Venture Capital & eSports

How to know if/when you should raise venture capital for your eSports venture.


I’m going to do two unconventional things: link venture capital to eSports and drop the VC focus on Silicon Valley (in an effort to help the rest of the world that is wondering).


TL;DR: Raise capital when you know how to make money and need money to make more money faster.

Venture Capital is not for every business. But it happens to be a great option for some eSports startups. This post is an attempt to clarify the uses of Venture Capital and in which cases it can be useful for eSports ventures.

In 2013, 843 startups attracted over $890M in seed venture funding.

While you may be startled at just how low the number of startups is (or perhaps the dollar amount surprised you), another even more important aspect is that a large majority of those deals were done in a small geographic cluster in California surnamed Silicon Valley.

Top tier investors reside where top tier companies lead nationwide technology innovation (often through the use of venture capital). But everywhere else, the raw amount of venture capital investors willing to invest at the seed stage (ideation / prototype phase — the most risky) is incredibly low.

If you pair this with the fact that investors only invest in about 1% of the deals they see and that most current investors don’t understand the business of eSports (because there isn’t one), it becomes clear that new eSports startups are faced with a difficult challenge.


To understand if VC funding is appropriate for your business, you must understand how it works. Many people confuse VCs for angels (wealthy individuals who invest on a personal basis). Many VCs happen to be angels, but their profession is to invest at an institutional level.

LPs’ money goes into VC Fund. The VC Fund invests the LPs’ money into several companies, hoping to generate large returns outweighing the investments.

The same way your startup is trying to raise funds to make money through the creation and monetization of your product, VCs raise funds from other investors (LPs—or Limited Partners) to make money by investing in successful startups.


The dynamics of venture capital are too complicated for a single post, so I’m going to list a couple of pointers that should enable a basic understanding of how they work:

VCs stick to markets they understand.

As investments in their domain begin to yield successes, VCs slowly begin to inch into other verticals and start experimenting. It is very rare for a VC to make a bet (because that’s what it is if they don’t understand the market) by investing outside of their comfort zone. The reason for this is simple: they’re not investing with their money. They’re investing LP money.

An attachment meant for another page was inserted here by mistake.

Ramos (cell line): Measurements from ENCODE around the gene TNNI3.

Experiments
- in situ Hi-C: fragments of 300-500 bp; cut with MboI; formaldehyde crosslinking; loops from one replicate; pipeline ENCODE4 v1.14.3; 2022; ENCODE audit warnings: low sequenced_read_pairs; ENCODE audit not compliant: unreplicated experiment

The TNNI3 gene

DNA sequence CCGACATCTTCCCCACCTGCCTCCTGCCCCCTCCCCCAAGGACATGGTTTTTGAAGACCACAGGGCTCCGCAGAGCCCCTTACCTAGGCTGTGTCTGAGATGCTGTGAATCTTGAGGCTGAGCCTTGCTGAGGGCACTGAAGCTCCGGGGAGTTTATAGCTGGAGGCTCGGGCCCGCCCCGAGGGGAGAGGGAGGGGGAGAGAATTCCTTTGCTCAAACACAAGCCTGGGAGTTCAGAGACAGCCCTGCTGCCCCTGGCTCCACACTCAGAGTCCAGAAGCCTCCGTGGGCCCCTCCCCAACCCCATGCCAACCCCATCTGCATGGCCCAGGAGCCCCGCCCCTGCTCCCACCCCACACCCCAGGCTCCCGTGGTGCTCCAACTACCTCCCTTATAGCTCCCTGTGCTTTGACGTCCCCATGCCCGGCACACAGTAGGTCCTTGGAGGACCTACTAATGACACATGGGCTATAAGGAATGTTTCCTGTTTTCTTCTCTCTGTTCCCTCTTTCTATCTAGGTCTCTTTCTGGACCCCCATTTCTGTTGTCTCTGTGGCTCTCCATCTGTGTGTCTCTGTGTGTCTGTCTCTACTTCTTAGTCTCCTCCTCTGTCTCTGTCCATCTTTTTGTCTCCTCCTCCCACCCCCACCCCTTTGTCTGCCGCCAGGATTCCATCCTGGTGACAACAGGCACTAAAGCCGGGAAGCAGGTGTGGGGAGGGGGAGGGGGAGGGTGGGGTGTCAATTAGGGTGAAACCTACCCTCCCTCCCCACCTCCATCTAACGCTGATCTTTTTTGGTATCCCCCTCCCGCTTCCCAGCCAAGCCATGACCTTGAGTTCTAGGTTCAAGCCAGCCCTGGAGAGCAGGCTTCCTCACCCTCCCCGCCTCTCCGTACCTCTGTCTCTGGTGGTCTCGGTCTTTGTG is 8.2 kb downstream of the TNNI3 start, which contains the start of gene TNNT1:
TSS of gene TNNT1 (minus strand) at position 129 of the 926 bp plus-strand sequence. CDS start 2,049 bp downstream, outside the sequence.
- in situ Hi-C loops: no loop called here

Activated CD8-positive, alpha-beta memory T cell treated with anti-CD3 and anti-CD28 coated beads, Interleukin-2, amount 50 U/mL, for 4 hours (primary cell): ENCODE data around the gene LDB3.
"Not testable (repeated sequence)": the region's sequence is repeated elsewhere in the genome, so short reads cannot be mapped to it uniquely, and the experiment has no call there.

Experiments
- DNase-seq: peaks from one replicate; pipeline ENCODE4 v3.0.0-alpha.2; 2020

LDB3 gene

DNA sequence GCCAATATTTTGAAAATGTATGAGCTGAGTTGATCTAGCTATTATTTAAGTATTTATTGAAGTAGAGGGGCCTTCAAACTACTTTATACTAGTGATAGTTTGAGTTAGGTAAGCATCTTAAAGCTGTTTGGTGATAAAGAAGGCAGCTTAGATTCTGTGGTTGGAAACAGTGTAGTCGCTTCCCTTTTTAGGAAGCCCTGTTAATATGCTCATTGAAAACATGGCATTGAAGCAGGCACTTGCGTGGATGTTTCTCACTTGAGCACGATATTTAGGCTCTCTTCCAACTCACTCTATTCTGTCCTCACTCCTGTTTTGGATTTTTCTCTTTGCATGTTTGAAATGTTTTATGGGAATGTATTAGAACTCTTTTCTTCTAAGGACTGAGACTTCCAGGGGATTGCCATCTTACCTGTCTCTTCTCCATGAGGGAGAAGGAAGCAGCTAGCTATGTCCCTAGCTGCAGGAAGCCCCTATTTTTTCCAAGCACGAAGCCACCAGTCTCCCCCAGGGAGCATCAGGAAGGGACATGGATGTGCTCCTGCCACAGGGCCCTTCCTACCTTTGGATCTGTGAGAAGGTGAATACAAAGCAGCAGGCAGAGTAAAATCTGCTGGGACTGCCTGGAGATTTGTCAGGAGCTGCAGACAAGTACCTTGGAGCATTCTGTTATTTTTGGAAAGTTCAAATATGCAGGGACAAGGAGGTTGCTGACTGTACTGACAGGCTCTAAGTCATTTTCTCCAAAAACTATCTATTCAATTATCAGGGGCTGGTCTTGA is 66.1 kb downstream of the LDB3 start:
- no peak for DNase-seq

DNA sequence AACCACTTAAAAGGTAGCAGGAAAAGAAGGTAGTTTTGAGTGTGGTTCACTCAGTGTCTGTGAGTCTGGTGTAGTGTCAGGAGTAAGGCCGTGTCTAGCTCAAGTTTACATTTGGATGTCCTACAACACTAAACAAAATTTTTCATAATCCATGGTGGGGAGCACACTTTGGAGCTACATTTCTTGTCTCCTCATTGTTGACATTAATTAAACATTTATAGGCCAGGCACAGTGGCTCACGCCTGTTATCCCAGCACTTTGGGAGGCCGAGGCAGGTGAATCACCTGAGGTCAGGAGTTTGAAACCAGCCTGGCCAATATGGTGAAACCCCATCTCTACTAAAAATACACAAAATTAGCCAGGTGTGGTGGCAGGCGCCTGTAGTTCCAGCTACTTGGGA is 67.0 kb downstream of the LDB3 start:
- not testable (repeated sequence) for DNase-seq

This makes it really hard for us eSports folks because—well, most investors don’t get it because this is a new industry and there aren’t any wealthy people who understand eSports. And that’s the case because eSports hasn’t made anybody wealthy yet!

Your business must go public or be sold for the VC to make his money.

Venture Capital is not a good option for service businesses because they seldom get purchased by competitors. Some service businesses do sell, but not at a level that will impact the success of a VC fund—and they are not interested in a dividend-based holding strategy.

However, venture capital is great for technology-oriented (like Web) startups. They are quick to grow, are purchased by competitors, and often command a sizeable return for their defensible technology. If a VC invests in you, they believe in you enough that they believe you will deliver a 10x return on their investment.

You will lose an increasing amount of control over your company

As time moves forward and as you keep raising additional rounds (to sustain growth), the shares you own in your company will slowly dilute (as you sell chunks of the business to investors).

I won’t get into the nitty-gritty of whether it is worth it for the entrepreneur, but a talented founder will learn over time how much to raise and when—and most importantly, at what valuation.

VCs are business partners

VCs are partners in your company. Their value is demonstrated through the generation of tangible value for the startup other than the cash investment. Strategic investors are the right investors because they can add a layer of value on top of their investment. And you only get that with an investor who gets your idea and shares expertise in your field. Which is a luxury we do not have in electronic sports.

Twitch enjoyed great momentum because it was able to ride the tech startup wave in the Valley—it just happened to have gaming founders. This gave it access to top-tier venture funds—and that comes with an incredibly powerful network that is more valuable than the money by an order of magnitude.

Here’s my money. I hope to see it back within 3-5 years, grown by 10x.
You have to give your investors their money back

When you sell your company, everyone who owns shares get paid based on the percentage they own and the purchase price. If I own 20% of a business being sold at $10M, I should get $2M right? It depends. Each additional round you raise places an additional investor in-front of you in line to get paid in an M&A event (such as an acquisition). If you happen to raise too much, it’s possible you will walk away with nothing after years of work.

They will sit on your board

A seed investment typically comes with a requirement for the lead investor to sit on the board. It isn’t rare for each additional lead investor in subsequent rounds to make the same requirement. This can be a good thing as it can be a bad thing. A VC on a board is fully vested and engaged. But if there is a lack of execution or synergy, things can go south real fast.